As a parent, you have to make the tough choices, including deciding to take the steps to put your child on medication. If your child has PDD-NOS (pervasive development disorder not otherwise specified) then medication has probably been discussed at one point or another. I have three children, all boys that I love dearly and my youngest son has PDD-NOS.
PDD-NOS is a hard diagnosis because from my own personal experiences with my son and medical professionals, a lot of doctors don’t know much about it. It’s not full blown autism, it’s not quite asperser’s but yet your child is not like most other kids in the neighborhood either.
My son is 6 and will be started first grade in the fall. We sailed through Kindergarten with only a few problems. At school and around strangers, he is the perfect child because he is very, very shy. At home it is a complete different situation. At times it feels like the entire family is hostage to his mood changes and what he is going to do next.
It got to the point where medication was considered. Thinking about putting your child on meds can be scary. I worried about how it would affect my son at school (since he was already well behaved) and what the side effects would be. If you’re in the same boat I was in, this article will give you a few steps to take while you are thinking about putting your child on meds and what to do afterward. Keep in mind that there is no medication that is especially for PDD-NOS. Your child may have another diagnosis like ADHD and medication could possibly help address that.
#1: Start with the doctor
You should always start with your doctor when thinking about putting your child on medication. Your doctor can talk with you about medication and refer you to where to have your child evaluated for meds. Some doctors may write the prescriptions for you but in my area (and others around the country), you have to be referred to a psychiatrist by a doctor, you can’t just pick one out of the phone book. If you don’t like the psychiatrist that your doctor refers you to, then ask for a referral to someone else. Ask for as many as you need. You need to find someone that you are comfortable with because if you do put your child on meds, you’ll be seeing this person for a while.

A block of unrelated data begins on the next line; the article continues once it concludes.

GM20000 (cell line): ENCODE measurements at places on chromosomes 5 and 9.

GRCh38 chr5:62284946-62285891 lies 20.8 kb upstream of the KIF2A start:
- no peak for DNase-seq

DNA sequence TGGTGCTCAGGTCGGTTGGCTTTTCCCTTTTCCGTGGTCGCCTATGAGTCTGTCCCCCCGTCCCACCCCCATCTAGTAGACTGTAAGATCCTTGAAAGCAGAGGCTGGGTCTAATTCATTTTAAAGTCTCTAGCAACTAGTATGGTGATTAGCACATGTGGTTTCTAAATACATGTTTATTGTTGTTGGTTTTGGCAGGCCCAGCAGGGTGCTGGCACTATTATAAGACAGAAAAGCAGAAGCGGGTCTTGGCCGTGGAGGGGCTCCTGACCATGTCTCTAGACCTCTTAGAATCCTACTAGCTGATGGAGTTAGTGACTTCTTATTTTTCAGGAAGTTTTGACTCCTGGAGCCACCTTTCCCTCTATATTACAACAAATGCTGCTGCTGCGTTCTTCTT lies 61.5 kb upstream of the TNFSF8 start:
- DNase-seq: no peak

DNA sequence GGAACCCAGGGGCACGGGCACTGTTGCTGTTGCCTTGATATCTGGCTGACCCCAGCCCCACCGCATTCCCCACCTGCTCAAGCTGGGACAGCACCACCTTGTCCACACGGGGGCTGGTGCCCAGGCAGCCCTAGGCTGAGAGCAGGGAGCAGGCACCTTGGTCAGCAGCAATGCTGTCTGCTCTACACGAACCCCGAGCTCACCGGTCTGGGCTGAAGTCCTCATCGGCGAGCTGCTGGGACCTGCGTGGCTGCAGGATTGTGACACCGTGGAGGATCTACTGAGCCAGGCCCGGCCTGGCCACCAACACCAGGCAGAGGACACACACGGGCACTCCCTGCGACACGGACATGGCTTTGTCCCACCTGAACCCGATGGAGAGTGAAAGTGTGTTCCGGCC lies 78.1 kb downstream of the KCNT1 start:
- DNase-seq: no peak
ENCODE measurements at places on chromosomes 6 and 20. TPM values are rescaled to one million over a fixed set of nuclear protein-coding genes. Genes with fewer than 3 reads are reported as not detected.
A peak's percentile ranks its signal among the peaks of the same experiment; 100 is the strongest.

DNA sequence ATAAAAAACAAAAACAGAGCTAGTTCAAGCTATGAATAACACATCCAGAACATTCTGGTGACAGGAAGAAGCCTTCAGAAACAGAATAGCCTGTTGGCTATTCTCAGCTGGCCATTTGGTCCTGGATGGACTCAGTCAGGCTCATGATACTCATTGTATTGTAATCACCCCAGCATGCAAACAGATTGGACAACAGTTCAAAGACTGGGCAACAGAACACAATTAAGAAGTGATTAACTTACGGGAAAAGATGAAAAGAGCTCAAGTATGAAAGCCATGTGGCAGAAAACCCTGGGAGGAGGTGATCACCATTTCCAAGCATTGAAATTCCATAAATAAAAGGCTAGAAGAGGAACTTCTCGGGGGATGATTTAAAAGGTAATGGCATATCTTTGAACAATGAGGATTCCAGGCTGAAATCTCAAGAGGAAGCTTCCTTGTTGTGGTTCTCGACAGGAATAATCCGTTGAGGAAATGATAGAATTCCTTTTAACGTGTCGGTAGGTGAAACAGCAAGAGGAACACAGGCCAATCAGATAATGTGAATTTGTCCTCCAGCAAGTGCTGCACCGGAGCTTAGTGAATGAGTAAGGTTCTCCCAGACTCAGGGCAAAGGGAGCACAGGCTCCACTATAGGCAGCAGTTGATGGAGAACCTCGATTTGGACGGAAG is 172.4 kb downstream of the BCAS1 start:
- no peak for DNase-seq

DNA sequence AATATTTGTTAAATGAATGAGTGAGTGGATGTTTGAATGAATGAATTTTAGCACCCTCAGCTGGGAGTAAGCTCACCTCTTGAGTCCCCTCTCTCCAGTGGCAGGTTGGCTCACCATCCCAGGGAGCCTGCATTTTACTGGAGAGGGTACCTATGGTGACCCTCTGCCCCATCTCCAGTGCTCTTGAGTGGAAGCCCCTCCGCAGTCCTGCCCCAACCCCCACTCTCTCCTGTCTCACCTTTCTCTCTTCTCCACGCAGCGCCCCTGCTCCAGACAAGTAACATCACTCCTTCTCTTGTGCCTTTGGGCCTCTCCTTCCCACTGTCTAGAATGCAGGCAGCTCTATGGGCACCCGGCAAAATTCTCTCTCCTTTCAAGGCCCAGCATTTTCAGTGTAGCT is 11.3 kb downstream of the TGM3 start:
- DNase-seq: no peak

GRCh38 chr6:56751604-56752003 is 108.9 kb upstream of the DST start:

#2: Express all your concerns to the Psychiatrist
You are the voice for your child so don’t hold back any of your concerns no matter how big or small you think they are. You are the one who has your child’s best interest at heart. If you are afraid of how medication could affect your child, speak up! Is your child already on medication but you don’t think its working? Let them know. Professionals can’t help your child unless you help your child first.
#3: Consider a Behaviorist
A Behaviorist is someone who comes in to work with your child. You can try a Behaviorist before you opt for meds to see if she/he can help curb your child’s behavior and teach the adults how to react to things that your child does. You can also do a combo which is to have your child be on meds but also have a behaviorist who will work with you. I will be completely honest. We had a behaviorist for my son for several months and she didn’t help our family at all. That is due in part to my son acting almost like a perfect child around strangers because of his shyness. Before she arrived, he could be running around the house like a banshee but right when she arrived, he’d be sitting or playing quietly with his head tilted to the side. You know your child best so if you think that a behaviorist could help your child, at least try it. You may find that your child doesn’t need medication, only some behavior modification from a professional.
#4: Keep a Journal
Consider keeping a day by day journal of how your son is doing on his new medication. Record all of his/her highs or lows. Also be sure to write what was going on that day. Did he have a melt down when a favorite show broke? Did something happen at school that set her off? By keeping a journal, you can look back and see if the medication was really working plus you’ll be able to have concrete notes of what to bring up with their psychiatrist, behaviorist or doctor.
#5: Follow your Instincts
As a parent, you have certain instincts. If your gut is telling you that your child’s medication is actually more harmful then helpful, address those concerns with the right medical professional. Follow your instincts because more often then not you’ll be right. You are your child’s champion. Having a PDD-NOS child has made me more aware as a parent and probably has with you too so trust that inner feeling inside.
Other articles by this author:
Teaching your PDD-NOS Child to be Nice to Animals
10 Tips for Disciplining Your Tween
Plan a Dr. Seuss Event for Your School